Sunday, July 31, 2011

Mississippi Magic in Cabin 24

(If you've never been to the Neshoba County Fair, well, there's nothing in my experience to compare it to. It's a beautiful thing...No words, not even this beautiful picture from "Southern Living," can quite capture it...)

Last Friday night I slept on what was trying to be a couch in the kitchen/den/storage room/dining room of a cozy wooden cabin on one of the most expensive pieces of real estate in the state of Mississippi.

The cabin is 18 feet wide by 30 feet deep and a short two stories high with a balcony, all appropriately weathered, all lovingly updated since World War II. You could build the whole thing right now for only a few thousand. Yet one day a well-to-do doctor, standing right there in the wood shavings off the porch, offered to cut a check for nearly half a million dollars to buy it.

“Not for sale,” the family said. Twice.

This cabin rests on uncommon delta dirt.

Above me, 18 people slept that night. In nine beds. I had the downstairs to myself. Me, two ice boxes, three ice chests, two big containers of chicken spaghetti for the Saturday party, a tiny bathroom that played big, and a window unit that hummed and cooled.

All around me – in more than 900 cabins on these fairgrounds outside Philadelphia, Miss. – this same sort of deep-night country opera was on tap, naps before another day at the annual Neshoba County Fair. It’s more reunion than event, more houseparty than campout, more seasoned veteran than Flavor of the Month. The Neshoba County Fair acts like it’s been there before.

And it has been. For more than a century.

For years I’d told Stan I’d accept the standing invitation to something he’s been attending each late-July red-letter week since he was born, posting up there in Cabin 24 on Founders Square, the cherry location in this hot-fudge-sundae of a fair. The family got this spot when Stan’s dad helped get the fair up and going again in the late-1940s. Founders Square is 80 yards or so per side; 74 pastel-colored cabins outline it. The pavilion is in the middle where bands play and politicians stump and pastors preach.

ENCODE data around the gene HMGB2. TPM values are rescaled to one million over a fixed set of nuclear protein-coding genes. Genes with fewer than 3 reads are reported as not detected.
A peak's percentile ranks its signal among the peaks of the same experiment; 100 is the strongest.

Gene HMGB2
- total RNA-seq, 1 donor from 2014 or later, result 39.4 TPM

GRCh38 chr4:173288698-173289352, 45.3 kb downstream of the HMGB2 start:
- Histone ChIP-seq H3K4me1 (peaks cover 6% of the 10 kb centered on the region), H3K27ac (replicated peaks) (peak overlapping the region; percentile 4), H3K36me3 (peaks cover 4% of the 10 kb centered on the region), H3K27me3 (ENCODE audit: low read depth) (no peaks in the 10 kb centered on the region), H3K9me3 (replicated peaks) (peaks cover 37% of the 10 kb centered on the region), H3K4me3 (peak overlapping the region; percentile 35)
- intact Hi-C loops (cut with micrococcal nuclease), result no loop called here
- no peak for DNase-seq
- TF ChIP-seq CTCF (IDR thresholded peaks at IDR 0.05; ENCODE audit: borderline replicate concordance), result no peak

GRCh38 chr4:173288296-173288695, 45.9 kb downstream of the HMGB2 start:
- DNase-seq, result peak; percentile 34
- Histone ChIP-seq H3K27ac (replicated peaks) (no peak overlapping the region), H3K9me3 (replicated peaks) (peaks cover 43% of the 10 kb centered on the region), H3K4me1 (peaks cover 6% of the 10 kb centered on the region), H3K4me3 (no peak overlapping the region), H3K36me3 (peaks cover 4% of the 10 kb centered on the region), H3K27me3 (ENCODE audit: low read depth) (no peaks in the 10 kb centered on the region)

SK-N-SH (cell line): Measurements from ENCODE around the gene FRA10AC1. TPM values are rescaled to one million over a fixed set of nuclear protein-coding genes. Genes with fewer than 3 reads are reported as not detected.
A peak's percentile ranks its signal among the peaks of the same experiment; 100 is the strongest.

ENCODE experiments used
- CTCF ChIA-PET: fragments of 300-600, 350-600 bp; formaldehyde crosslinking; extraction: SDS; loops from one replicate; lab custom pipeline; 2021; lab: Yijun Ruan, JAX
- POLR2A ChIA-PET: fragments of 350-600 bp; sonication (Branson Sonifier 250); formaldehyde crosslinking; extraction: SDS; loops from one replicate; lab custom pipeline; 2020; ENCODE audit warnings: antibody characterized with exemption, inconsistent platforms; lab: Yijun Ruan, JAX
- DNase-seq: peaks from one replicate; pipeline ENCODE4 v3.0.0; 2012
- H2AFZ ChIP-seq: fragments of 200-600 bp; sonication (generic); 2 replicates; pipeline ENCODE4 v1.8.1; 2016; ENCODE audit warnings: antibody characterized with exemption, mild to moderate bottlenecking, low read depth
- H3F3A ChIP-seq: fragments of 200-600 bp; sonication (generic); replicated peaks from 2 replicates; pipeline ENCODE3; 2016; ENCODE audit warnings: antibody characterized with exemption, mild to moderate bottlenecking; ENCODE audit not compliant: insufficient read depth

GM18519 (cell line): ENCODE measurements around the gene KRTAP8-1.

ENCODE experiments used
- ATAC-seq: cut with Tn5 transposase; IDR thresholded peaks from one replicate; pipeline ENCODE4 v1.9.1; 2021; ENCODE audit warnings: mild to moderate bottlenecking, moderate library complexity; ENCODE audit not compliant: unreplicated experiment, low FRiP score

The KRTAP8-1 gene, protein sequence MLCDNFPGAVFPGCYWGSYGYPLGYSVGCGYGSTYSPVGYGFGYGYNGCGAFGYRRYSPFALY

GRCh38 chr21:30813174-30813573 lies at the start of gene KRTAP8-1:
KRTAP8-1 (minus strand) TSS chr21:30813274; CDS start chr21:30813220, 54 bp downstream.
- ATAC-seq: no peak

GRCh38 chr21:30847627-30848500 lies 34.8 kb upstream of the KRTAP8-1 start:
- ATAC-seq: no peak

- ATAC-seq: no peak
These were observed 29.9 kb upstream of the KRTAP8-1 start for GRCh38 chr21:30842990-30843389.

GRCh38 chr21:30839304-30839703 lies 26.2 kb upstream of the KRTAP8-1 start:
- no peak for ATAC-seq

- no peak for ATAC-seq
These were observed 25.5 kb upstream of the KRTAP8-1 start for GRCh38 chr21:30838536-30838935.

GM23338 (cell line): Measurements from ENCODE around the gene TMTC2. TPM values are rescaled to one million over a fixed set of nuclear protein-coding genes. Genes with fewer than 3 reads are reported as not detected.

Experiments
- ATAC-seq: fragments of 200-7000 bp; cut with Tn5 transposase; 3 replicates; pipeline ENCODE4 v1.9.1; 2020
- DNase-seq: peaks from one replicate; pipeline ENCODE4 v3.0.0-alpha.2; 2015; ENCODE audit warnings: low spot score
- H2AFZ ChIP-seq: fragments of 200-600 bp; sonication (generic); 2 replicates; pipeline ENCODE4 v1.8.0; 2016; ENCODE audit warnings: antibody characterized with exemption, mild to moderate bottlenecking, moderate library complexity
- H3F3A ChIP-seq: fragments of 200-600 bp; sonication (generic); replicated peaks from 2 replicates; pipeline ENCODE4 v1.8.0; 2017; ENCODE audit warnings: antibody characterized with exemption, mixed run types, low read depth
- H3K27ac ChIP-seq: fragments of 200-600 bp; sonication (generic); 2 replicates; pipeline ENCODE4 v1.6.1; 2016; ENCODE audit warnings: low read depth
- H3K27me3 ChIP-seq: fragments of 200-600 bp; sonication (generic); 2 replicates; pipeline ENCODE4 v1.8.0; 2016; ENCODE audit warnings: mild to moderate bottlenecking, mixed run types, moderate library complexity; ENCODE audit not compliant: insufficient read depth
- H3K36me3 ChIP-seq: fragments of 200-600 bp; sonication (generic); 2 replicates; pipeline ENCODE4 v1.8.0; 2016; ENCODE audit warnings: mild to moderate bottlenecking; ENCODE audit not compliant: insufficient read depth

We sat on the porch until past 3 a.m., two hours after the band had shut down and the casual fairgoers had been herded out and the children in their pj’s had climbed upstairs.

“In the morning, the flea market will be here,” Stan said. And sure enough, at 6 a.m. I walked outside to find the square chalked like a football field. A man selling wooden spoons needed to borrow our rake. It was like watching a circus smoothly set up. By 8, you could buy a T-shirt, jewelry, a porch swing or an oil painting.

From the porch, I could see the Ferris wheel to my right. Behind me in the giant grandstand, triathletes were running where the rodeo had been the night before, where the Mule Pull would start at 2, harness racing Sunday, the beauty pageant Monday. And all over the fairgrounds, people were walking up to another day of…whatever this is.

And at night the lights would come on and the cabins would twinkle and carnies would bark and all of your senses would have to work overtime to capture it, even a little bit.

How do you explain the taste of bubble gum to someone who’s never had it? How do you explain parenthood to someone who’s never held their own flesh and blood? You can explain a water spout; it’s harder to explain the wind.

“Just a day like all the others,” Stan said toward evening. “Paradise in deep disguise.”


Thursday, July 28, 2011

Buried Treasure

As if on cue in the wake of wiffle ball columns, Hartley, one of the residents of our old house and one of the new guardians of TreeCom Park at UnFairGrounds Field, unearthed a wiffle yesterday.


Here Hartley displays the long-lost wiffle and looks toward the horizon, searching for other buried treasure. Or for a nice place to poop.


Wednesday, July 27, 2011

The Magic Word

(ethoughts ... this one ran Tuesday July 26)

“Enter his gates with thanksgiving.” -- Psalm 100:4 (NIV)

A freckle-faced boy I know picked up the phone and called his mom, only 20 feet away in another office.

“Hey mom! Whatcha doin’?” Smiling and sweet. Before she could even answer, he said, “I love you. OK!”